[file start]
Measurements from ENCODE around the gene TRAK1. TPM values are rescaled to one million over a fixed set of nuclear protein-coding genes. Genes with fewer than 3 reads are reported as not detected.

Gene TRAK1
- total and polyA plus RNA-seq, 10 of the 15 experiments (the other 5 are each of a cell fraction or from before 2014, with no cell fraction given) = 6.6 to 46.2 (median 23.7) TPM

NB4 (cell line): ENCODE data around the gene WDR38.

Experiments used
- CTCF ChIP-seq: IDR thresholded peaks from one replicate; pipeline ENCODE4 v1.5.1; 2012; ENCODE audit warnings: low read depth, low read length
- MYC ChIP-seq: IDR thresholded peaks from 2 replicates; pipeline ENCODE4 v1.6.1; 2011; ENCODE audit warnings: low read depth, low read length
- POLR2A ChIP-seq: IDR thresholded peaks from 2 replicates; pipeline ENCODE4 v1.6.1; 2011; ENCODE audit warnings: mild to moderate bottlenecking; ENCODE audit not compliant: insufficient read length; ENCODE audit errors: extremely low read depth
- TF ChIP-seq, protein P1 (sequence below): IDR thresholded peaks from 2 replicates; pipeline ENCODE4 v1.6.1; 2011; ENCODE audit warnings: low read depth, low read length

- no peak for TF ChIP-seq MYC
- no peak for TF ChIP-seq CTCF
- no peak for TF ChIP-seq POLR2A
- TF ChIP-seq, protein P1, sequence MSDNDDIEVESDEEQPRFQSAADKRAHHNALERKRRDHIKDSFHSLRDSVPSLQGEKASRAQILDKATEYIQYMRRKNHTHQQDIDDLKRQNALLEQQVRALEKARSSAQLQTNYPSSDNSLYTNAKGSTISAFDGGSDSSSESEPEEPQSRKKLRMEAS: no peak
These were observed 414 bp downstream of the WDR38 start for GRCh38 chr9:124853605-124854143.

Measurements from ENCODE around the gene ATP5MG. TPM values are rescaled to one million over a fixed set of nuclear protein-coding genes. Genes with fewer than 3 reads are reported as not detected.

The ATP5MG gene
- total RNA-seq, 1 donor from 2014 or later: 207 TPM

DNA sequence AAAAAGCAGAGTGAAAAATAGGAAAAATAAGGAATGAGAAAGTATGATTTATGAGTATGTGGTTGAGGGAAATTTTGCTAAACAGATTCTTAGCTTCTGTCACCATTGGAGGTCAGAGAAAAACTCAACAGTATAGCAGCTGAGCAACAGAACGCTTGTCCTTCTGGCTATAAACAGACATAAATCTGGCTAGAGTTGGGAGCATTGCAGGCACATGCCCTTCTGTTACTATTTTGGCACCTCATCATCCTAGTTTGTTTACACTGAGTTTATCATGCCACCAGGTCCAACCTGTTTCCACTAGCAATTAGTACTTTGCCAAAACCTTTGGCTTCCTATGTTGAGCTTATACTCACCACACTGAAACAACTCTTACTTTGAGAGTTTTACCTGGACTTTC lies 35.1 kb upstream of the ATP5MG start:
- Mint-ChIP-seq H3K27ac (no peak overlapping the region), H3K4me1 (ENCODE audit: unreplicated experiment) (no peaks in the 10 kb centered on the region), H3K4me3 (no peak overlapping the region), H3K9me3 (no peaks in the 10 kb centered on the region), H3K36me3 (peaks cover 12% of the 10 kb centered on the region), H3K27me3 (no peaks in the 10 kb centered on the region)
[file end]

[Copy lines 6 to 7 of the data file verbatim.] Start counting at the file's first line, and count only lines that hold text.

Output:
- CTCF ChIP-seq: IDR thresholded peaks from one replicate; pipeline ENCODE4 v1.5.1; 2012; ENCODE audit warnings: low read depth, low read length
- MYC ChIP-seq: IDR thresholded peaks from 2 replicates; pipeline ENCODE4 v1.6.1; 2011; ENCODE audit warnings: low read depth, low read length